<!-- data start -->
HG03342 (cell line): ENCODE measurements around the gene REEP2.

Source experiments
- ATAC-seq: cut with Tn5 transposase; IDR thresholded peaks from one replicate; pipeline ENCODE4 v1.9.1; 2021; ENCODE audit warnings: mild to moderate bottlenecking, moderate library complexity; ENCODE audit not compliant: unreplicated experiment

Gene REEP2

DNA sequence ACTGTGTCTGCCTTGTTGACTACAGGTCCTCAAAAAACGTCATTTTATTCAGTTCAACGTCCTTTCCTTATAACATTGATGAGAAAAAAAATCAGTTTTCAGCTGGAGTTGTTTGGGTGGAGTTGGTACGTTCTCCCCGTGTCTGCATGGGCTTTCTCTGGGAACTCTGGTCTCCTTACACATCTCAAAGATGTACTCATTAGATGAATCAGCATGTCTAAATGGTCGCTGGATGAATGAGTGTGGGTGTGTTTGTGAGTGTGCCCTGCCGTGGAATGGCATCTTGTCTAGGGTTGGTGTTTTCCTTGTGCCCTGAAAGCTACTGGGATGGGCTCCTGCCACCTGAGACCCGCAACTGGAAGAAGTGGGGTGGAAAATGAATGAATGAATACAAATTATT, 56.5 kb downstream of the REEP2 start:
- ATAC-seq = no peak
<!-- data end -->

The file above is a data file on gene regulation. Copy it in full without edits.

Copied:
HG03342 (cell line): ENCODE measurements around the gene REEP2.

Source experiments
- ATAC-seq: cut with Tn5 transposase; IDR thresholded peaks from one replicate; pipeline ENCODE4 v1.9.1; 2021; ENCODE audit warnings: mild to moderate bottlenecking, moderate library complexity; ENCODE audit not compliant: unreplicated experiment

Gene REEP2

DNA sequence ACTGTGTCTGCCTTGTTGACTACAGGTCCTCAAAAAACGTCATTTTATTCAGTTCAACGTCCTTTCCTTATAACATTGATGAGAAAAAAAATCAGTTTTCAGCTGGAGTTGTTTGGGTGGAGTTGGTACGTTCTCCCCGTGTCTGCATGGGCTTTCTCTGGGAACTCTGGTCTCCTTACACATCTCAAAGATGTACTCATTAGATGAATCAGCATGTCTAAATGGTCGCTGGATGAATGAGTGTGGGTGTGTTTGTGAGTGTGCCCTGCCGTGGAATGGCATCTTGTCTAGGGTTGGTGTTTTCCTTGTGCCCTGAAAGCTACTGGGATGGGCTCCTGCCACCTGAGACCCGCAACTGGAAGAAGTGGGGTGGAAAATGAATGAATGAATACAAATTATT, 56.5 kb downstream of the REEP2 start:
- ATAC-seq = no peak